Appeal from Genesee, Ollie B. Bivins, Jr., J.
N. J. Kaufman, P. J., and M. F. Cavanagh and T. M. Burns, JJ.
1. Adverse Possession -- Property -- Real Estate -- Hostile Use -- Adverse Intent.
Adverse or hostile use is use inconsistent with the right of the owner, without permission asked or given, use such as would entitle the owner to a cause of action against the intruder; the term "hostile" as employed in the law of adverse possession does not imply ill will, nor is the claimant required to make express declarations of adverse intent during the prescriptive period.
2. Easements -- Prescriptive Easements -- Adverse Possession.
A party acquires an easement by prescription for a driveway over a corner of his neighbor's land where the driveway is in continuous use for 20 years, the circumstances are such that the owner should have been aware of the use of his property and the present owner testifies that he was in fact aware of the use, permission to use the portion of land was never asked for nor granted, and the parties had never discussed the matter.
3. Easements -- Prescriptive Easements -- Adverse Possession -- Statutory Periods -- Date of Commencement -- Statutes.
The date of commencement of the statutory 15-year period of adverse use for purposes of establishing an easement by prescription is the date on which such use began where the party claiming the easement has been in continuous possession and use for longer than the statutory period; periods of ownership of the servient estate are tacked (MCLA 600.5801; MSA 27A.5801).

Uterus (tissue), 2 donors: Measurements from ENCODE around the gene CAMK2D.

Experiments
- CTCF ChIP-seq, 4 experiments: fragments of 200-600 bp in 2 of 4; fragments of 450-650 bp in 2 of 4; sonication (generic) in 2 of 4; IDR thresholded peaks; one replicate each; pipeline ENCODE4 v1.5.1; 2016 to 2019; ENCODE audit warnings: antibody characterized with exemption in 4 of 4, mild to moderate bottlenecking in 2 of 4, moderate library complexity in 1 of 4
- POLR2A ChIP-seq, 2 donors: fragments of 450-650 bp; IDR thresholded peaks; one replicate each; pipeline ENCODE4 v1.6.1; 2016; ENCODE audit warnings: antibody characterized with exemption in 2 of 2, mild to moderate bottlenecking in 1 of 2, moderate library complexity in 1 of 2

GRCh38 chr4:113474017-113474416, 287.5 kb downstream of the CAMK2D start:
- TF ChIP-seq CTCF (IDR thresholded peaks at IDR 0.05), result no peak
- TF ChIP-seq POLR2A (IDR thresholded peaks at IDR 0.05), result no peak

4. Easements -- Prescriptive Easements -- Enjoyment -- Burden on Servient Tenement -- Reasonableness.
Generally, one who has an easement by prescription has the privilege to do such acts as are necessary to make effective the enjoyment of the easement, unless the burden upon the servient tenement is thereby unreasonably increased, and what is reasonable is largely a function of the circumstances.
5. Easements -- Prescriptive Easements -- Repairs or Improvements -- Tests.
The test of whether a repair or improvement upon a prescriptive easement is justified is twofold: First, is the repair or improvement necessary to effective enjoyment of the easement, and second, if necessary, does it unreasonably increase the burden on the servient tenement.
6. Easements -- Prescriptive Easements -- Improvements on Easements -- Paving Driveways -- Burden on Land.
A party who has acquired an easement by prescription over a neighbor's land through the use of a portion of that land as a gravel driveway for over 20 years may not pave the portion of the driveway located on the easement where there is no showing that such an improvement is necessary, ...